Get up to speed on the city’s best restaurants, transport, parks and more.
Sofitel Legend Metropole Hanoi: General manager Frank LaFourcade returned for a second stint unable to resist the charm of one of Asia’s grand hotels. His favourite aspect? The garden, which he planted during his first sojourn.
15 Ngo Quyen Street, Hoan Kiem
+84 4 3826 6919
Pho Cuon 31: Residents head to Truc Bach’s small island community for pho cuon (thin rice-noodle wraps). One person can easily devour a plate of 10.
31 Ngu Xa, Truc Bach, Ba Dinh
+84 4 3715 3679
Don’s Bistro: Go to the top floor for modern Vietnamese cuisine and enviable views of West Lake. With experienced Canadian chef Don Berger at the helm, a good meal is guaranteed.
6 Quang An Road, Tay Ho
+84 4 3719 2828
Madame Hien: Sensible diners frequent Didier Corlou’s French villa
in the evenings. His nearby Porte d’Annam restaurant (22 Nha Tho, Hoan Kiem) is good for lunch, fusing French and Vietnamese cuisine and providing a welcome blast of air-conditioning.
15 Chan Cam, Hoan Kiem
+84 4 3938 1588
Tadioto: Embassy crowds mingle with Hanoi’s close-knit creative community at this dimly lit salon. Expect book readings, classic cocktails and a closing time that slips beyond curfew.
24B Tong Dan Street, Hoan Kiem
+84 4 6680 9124
Reng Reng Café: Before setting up this tiny space, Nguyen Duy Bieu used to ride around Hanoi on a bicycle (“reng reng” means “ding ding”) selling Arabica coffee produced at his family’s farm in Da Lat.
3 Phung Hung Street, Hoan Kiem
+84 9 3365 3101
Cong Caphe: This homegrown chain has gone national, tapping into Vietnamese tastes where foreign coffee powers have struggled. Each uniquely decorated shop wears a communist-era uniform – with a wink.
Silk: Hanoi has textiles galore with a cluster of shops on Hang Gai Street. Fetching scarves can be used as handy face mask when scooting around the city.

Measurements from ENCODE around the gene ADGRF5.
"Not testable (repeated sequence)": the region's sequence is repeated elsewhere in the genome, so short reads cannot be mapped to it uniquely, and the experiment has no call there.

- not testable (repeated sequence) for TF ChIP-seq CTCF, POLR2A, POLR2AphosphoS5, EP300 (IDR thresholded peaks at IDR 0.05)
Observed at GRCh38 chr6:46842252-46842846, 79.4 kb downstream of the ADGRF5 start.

Scooter-savvy tourists are a common sight. Less confident riders rely on an informal taxi service called xe om. Look for drivers sitting on bikes at every intersection or wait for a “proper” taxi to beep.
Temple of Literature: Vietnam’s first university, founded inside the Temple of Literature in 1076, makes Oxford and Cambridge look like freshmen.
+84 4 3845 2917
Thong Nhat Park: You are spoilt for choice when looking for water to splash around in. Head to Thong Nhat Park (Reunification Park) for fresh air, green scenery and the expansive Bay Mau Lake.
Tay Ho: The West Lake is Hanoi’s largest, with a 17km shoreline and an island housing the city’s oldest pagoda. Pull up a chair on Nhat Chieu, take in the city’s sights and enjoy a rare breeze.
Tran Nhan Thon, Nguyen Du
Cinematheque: Hidden at the end of an alley, this arthouse gem has two screenings a night. Film-makers are often invited to present works in person.
22A Hai Ba Trung Street
+84 4 3936 2648
Always wear a helmet on a motorbike. Hanoi’s brown-uniformed traffic police wait at most busy intersections eager to spot minor infractions.
Winter coat: Hanoi’s weather is hard all year round. High humidity in winter can feel bitterly cold and Hanoians are still thawing out from last January.
Local information: Media in Vietnam is state controlled so search out small independent publishers instead. Ajar’s beautiful poetry books come in English and Vietnamese.